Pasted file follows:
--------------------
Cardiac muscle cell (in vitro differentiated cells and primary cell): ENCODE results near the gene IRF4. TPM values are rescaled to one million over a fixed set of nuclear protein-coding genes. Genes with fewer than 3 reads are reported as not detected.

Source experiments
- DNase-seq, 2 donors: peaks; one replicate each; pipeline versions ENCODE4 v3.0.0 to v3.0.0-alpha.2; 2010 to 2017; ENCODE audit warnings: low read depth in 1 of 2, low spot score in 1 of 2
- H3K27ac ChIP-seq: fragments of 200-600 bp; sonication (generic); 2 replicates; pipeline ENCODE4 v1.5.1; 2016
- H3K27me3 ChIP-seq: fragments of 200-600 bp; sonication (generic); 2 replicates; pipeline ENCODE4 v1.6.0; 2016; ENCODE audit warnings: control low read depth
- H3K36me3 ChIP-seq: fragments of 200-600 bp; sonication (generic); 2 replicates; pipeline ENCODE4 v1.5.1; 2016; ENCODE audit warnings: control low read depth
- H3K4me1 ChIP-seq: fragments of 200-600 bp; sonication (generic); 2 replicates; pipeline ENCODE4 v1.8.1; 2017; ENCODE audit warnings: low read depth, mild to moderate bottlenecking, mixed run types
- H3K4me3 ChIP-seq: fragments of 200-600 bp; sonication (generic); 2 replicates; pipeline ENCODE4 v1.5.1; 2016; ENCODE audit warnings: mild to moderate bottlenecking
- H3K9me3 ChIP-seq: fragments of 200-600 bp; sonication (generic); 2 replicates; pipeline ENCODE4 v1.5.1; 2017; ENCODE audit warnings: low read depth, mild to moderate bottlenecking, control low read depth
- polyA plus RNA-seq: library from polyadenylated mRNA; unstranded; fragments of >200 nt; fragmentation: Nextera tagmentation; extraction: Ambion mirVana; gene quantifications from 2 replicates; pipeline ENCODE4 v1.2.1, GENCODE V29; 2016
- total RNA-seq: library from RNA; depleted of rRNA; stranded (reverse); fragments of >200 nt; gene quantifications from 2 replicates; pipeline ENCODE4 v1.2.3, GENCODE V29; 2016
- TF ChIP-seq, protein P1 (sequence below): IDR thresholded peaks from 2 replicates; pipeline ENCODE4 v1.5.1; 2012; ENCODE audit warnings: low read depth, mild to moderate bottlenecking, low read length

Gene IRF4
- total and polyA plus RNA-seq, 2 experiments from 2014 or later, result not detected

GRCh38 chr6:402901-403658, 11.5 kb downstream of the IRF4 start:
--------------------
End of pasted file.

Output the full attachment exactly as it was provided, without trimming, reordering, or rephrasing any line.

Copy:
Cardiac muscle cell (in vitro differentiated cells and primary cell): ENCODE results near the gene IRF4. TPM values are rescaled to one million over a fixed set of nuclear protein-coding genes. Genes with fewer than 3 reads are reported as not detected.

Source experiments
- DNase-seq, 2 donors: peaks; one replicate each; pipeline versions ENCODE4 v3.0.0 to v3.0.0-alpha.2; 2010 to 2017; ENCODE audit warnings: low read depth in 1 of 2, low spot score in 1 of 2
- H3K27ac ChIP-seq: fragments of 200-600 bp; sonication (generic); 2 replicates; pipeline ENCODE4 v1.5.1; 2016
- H3K27me3 ChIP-seq: fragments of 200-600 bp; sonication (generic); 2 replicates; pipeline ENCODE4 v1.6.0; 2016; ENCODE audit warnings: control low read depth
- H3K36me3 ChIP-seq: fragments of 200-600 bp; sonication (generic); 2 replicates; pipeline ENCODE4 v1.5.1; 2016; ENCODE audit warnings: control low read depth
- H3K4me1 ChIP-seq: fragments of 200-600 bp; sonication (generic); 2 replicates; pipeline ENCODE4 v1.8.1; 2017; ENCODE audit warnings: low read depth, mild to moderate bottlenecking, mixed run types
- H3K4me3 ChIP-seq: fragments of 200-600 bp; sonication (generic); 2 replicates; pipeline ENCODE4 v1.5.1; 2016; ENCODE audit warnings: mild to moderate bottlenecking
- H3K9me3 ChIP-seq: fragments of 200-600 bp; sonication (generic); 2 replicates; pipeline ENCODE4 v1.5.1; 2017; ENCODE audit warnings: low read depth, mild to moderate bottlenecking, control low read depth
- polyA plus RNA-seq: library from polyadenylated mRNA; unstranded; fragments of >200 nt; fragmentation: Nextera tagmentation; extraction: Ambion mirVana; gene quantifications from 2 replicates; pipeline ENCODE4 v1.2.1, GENCODE V29; 2016
- total RNA-seq: library from RNA; depleted of rRNA; stranded (reverse); fragments of >200 nt; gene quantifications from 2 replicates; pipeline ENCODE4 v1.2.3, GENCODE V29; 2016
- TF ChIP-seq, protein P1 (sequence below): IDR thresholded peaks from 2 replicates; pipeline ENCODE4 v1.5.1; 2012; ENCODE audit warnings: low read depth, mild to moderate bottlenecking, low read length

Gene IRF4
- total and polyA plus RNA-seq, 2 experiments from 2014 or later, result not detected

GRCh38 chr6:402901-403658, 11.5 kb downstream of the IRF4 start: